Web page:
In 1659 Christiaan Huygens published an article on Saturn's Ring in Systema Saturnium. The translation below is based on that made by J H Walden in 1928.

A nice outline of the events unfolding is to be read in the title:
— Albert van Helden: "'Annulo Cingitur': The Solution to the Problem of Saturn", Journal for the History of Astronomy, Vol. 5, p.155, 1974.

This was for the concept of using a word for our moon to describe other celestial bodies that are natural satellites to other planets. But that went all on in Latin, the language Huygens used.

In English we see the Oxford English Dictionary give the earliest attestation at 1665 (as shown in justCal's answer with the following description:

1665: Phil. Trans. I. 72 “The Conformity of these Moons with our Moon.” – OED 2nd edition

This is found in good visual quality in Vol 1, No 4, but on page 74 in the article "A Further Account,Touching Signor Campani's Book and Performances about Optick-Glasses (pp. 70-75)"

This is however preceded by at least Robert Hooke's book Micrographia, which was published in the same year, albeit already in January, and as per imprint was ordered into printing on November 23. 1664:

enter image description here
enter image description here
This will seem much more consonant to the rest of the secundary Planets; for the highest of Jupiter's Moons is between twenty and thirty Jovial Semidiameters distant from the Center of Jupiter; and the Moons of Saturn much about the same number of Saturnial Semidiameters from the Center of that Planet. (p240)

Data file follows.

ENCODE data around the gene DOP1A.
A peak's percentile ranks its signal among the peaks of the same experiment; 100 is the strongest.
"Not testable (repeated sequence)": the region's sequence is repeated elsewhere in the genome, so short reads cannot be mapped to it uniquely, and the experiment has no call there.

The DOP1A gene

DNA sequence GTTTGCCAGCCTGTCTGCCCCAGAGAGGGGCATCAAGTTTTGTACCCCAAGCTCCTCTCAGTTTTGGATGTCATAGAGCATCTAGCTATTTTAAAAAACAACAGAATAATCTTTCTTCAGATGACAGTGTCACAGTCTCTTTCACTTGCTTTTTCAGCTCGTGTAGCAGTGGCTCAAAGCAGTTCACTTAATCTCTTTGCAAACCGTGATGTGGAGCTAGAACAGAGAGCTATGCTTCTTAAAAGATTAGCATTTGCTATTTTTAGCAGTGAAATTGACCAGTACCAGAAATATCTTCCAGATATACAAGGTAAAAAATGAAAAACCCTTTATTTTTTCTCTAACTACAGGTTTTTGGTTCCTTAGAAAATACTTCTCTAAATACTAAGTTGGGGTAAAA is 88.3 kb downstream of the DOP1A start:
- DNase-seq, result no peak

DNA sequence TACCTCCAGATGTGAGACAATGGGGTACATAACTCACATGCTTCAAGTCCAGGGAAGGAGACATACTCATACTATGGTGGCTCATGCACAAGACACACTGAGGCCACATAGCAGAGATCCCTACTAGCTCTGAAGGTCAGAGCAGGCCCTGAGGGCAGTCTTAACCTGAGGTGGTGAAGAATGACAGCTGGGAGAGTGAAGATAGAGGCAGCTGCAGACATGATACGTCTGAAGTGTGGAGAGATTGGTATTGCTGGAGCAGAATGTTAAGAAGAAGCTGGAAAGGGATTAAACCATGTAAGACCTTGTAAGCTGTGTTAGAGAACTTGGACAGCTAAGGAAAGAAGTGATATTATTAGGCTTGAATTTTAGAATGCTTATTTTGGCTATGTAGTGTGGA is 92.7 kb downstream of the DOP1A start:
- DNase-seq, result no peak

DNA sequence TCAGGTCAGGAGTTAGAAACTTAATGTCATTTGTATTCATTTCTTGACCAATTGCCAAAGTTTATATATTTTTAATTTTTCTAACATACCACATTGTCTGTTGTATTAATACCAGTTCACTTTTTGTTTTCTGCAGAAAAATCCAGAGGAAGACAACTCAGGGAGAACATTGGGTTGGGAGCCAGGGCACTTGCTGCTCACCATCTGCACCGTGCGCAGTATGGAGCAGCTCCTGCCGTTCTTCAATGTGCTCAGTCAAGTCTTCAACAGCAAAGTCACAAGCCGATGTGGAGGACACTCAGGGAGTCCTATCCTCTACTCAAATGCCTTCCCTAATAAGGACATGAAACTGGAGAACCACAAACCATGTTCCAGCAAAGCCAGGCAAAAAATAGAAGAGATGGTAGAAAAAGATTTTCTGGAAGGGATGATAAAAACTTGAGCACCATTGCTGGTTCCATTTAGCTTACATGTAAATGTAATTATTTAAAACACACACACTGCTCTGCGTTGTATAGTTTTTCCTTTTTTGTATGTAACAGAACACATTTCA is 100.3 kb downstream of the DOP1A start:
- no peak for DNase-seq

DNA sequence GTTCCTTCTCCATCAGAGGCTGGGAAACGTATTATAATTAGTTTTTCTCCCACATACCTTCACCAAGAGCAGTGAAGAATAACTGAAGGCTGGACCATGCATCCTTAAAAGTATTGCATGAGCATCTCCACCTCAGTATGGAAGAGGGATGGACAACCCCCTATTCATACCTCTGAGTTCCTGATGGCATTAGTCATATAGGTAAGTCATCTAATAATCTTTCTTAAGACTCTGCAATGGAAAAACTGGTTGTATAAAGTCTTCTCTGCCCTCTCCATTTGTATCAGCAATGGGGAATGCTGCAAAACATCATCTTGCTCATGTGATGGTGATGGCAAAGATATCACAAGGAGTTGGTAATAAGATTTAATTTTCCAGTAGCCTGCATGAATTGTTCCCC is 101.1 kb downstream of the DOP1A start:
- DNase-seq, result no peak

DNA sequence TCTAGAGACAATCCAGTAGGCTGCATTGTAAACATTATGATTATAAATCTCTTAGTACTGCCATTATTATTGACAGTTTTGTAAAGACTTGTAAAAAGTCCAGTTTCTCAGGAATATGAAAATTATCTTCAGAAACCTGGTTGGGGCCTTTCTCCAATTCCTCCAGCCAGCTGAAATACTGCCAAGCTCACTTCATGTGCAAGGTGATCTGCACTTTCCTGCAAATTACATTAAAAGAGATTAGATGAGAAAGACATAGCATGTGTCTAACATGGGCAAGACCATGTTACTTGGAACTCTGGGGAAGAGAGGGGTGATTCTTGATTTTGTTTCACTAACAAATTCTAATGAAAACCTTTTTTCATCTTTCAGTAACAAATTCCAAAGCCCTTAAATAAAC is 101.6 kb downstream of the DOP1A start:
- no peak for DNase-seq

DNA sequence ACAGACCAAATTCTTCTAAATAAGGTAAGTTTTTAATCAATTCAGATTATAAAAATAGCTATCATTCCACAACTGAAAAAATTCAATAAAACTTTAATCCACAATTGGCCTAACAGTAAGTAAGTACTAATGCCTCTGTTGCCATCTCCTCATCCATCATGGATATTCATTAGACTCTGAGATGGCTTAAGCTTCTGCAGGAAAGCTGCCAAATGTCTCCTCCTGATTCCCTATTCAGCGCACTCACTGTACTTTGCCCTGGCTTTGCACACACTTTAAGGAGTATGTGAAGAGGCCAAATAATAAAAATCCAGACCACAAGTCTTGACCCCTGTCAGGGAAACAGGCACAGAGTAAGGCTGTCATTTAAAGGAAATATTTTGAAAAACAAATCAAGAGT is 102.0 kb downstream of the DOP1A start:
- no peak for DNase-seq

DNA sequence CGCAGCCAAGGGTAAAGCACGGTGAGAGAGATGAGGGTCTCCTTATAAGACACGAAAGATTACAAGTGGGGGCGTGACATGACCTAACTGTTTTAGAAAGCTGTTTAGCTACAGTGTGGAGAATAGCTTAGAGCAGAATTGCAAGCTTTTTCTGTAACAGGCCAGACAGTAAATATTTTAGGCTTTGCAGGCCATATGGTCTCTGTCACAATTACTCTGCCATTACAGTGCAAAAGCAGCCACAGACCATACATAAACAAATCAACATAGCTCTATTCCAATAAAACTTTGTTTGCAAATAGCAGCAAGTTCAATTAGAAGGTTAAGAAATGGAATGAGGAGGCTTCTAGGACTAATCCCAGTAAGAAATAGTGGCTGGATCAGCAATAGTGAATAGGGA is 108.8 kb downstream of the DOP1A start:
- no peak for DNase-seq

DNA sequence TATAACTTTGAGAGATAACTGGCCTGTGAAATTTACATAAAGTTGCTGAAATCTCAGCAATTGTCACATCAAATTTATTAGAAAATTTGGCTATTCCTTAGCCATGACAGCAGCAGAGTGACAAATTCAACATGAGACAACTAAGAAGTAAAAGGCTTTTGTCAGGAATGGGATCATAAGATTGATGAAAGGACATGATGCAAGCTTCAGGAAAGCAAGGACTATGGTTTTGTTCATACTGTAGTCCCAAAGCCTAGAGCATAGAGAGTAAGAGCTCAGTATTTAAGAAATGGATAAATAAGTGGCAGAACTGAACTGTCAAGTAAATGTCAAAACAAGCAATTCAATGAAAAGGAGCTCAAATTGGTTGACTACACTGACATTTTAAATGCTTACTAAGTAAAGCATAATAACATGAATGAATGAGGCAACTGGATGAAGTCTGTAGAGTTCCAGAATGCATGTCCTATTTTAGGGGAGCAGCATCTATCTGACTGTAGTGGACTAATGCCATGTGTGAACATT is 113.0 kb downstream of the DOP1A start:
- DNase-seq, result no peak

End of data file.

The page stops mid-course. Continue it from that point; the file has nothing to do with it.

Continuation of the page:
— Robert Hooke: "Micrographia", January 1665. (archive.org)

Since the earliest pamphlet by Huygens was also sent to England (as in the Hartlib-source link above), where it might have been translated and shown around early, and surely discussed in the local tongue, and both the Philosophical Transactions as well as Hooke use it without much explanation: an even earlier date seems quite likely for a direct usage of 'moons' in this sense in English.

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    Great find. I was wondering if someone would track this down while I slept. Is the date quite correct though? The volume states it was written and published in 1659, not 1656 here and here. – Pieter Geerkens Dec 2 '20 at 12:07